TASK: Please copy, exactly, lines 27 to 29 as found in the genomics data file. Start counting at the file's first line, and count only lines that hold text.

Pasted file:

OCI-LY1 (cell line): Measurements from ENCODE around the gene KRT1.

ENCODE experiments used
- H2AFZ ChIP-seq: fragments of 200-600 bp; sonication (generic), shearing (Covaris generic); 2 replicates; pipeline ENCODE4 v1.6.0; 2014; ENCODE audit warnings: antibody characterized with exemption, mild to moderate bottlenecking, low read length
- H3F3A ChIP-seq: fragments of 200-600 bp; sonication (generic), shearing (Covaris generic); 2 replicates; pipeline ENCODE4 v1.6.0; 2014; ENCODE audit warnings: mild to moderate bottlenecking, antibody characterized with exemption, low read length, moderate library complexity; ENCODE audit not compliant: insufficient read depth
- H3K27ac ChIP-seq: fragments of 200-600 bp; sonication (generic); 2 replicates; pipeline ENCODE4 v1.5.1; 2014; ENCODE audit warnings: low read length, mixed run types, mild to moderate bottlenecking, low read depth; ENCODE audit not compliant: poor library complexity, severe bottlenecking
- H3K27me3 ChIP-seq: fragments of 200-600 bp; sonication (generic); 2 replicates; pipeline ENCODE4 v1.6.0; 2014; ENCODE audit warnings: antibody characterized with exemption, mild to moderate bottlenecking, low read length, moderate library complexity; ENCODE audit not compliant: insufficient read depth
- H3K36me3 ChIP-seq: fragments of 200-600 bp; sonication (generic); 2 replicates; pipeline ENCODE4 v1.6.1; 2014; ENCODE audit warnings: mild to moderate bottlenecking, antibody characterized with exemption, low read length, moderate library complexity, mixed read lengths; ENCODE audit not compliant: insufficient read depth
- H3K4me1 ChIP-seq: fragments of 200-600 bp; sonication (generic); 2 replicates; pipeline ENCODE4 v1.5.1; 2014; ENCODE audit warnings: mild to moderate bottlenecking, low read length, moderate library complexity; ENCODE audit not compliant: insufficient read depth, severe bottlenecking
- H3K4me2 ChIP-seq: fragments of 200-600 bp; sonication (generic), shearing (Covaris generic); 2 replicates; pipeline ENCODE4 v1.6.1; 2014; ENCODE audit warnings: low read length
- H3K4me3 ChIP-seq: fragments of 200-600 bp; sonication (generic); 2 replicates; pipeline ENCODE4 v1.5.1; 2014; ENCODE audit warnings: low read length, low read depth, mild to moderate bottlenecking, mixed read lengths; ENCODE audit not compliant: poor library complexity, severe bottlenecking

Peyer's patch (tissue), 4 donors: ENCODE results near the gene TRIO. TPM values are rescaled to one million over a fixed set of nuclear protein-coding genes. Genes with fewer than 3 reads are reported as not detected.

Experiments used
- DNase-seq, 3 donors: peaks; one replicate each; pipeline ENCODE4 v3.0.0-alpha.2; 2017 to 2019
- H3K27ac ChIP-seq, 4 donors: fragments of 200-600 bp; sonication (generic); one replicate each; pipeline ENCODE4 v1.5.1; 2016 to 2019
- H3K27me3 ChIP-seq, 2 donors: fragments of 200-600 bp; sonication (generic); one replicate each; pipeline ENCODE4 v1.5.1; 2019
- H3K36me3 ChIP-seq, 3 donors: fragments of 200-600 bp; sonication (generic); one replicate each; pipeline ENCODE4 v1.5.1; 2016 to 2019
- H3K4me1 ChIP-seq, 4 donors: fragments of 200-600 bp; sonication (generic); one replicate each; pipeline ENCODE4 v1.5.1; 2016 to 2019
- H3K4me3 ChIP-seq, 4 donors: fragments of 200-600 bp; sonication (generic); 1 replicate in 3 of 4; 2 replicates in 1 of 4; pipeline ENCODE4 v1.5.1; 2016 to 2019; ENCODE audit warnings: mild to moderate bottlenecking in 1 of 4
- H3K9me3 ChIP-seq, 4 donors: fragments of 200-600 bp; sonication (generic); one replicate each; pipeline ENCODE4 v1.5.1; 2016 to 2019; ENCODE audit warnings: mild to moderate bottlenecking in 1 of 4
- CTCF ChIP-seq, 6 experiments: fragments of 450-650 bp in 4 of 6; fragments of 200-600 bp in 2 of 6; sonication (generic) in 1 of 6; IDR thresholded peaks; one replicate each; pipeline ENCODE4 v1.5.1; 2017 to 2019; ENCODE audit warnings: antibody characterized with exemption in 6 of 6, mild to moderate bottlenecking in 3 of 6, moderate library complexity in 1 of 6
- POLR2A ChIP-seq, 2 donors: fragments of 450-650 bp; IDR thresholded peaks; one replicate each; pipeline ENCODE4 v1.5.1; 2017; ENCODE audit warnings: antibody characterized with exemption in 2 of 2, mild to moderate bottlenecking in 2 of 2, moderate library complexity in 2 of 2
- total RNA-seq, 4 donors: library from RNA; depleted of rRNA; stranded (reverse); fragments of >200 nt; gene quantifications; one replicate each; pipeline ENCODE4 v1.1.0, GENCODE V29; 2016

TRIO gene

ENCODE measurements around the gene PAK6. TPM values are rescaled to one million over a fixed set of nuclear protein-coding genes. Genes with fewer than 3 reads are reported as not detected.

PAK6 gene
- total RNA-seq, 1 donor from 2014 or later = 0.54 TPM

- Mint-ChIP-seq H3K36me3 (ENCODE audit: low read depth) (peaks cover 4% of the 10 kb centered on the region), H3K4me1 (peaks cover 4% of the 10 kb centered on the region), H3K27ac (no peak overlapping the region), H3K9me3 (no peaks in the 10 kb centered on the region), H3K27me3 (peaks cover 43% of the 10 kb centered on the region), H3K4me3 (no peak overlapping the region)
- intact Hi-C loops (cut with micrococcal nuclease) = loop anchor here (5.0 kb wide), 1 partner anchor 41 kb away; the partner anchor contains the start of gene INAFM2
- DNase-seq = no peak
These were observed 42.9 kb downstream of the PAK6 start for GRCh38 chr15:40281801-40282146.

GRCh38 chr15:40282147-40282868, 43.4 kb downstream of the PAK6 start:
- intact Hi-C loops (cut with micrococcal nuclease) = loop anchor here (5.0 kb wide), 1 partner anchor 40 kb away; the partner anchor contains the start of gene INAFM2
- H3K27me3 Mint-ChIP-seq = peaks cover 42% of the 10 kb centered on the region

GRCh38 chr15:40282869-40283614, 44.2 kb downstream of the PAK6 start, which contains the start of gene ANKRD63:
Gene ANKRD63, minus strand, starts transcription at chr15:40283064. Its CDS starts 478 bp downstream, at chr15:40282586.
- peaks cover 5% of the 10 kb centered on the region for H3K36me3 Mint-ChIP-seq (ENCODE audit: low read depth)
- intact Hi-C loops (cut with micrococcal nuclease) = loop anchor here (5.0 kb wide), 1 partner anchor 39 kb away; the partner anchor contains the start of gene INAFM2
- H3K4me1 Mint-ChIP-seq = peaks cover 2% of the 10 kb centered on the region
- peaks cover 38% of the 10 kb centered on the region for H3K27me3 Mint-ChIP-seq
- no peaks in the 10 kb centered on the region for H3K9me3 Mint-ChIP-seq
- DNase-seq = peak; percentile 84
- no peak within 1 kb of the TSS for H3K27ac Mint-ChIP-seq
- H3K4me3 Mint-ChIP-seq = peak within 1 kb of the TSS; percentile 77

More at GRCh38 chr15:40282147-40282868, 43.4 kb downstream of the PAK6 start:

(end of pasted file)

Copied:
- Mint-ChIP-seq H3K36me3 (ENCODE audit: low read depth) (peaks cover 4% of the 10 kb centered on the region), H3K4me1 (peaks cover 4% of the 10 kb centered on the region), H3K27ac (no peak overlapping the region), H3K9me3 (no peaks in the 10 kb centered on the region), H3K27me3 (peaks cover 43% of the 10 kb centered on the region), H3K4me3 (no peak overlapping the region)
- intact Hi-C loops (cut with micrococcal nuclease) = loop anchor here (5.0 kb wide), 1 partner anchor 41 kb away; the partner anchor contains the start of gene INAFM2
- DNase-seq = no peak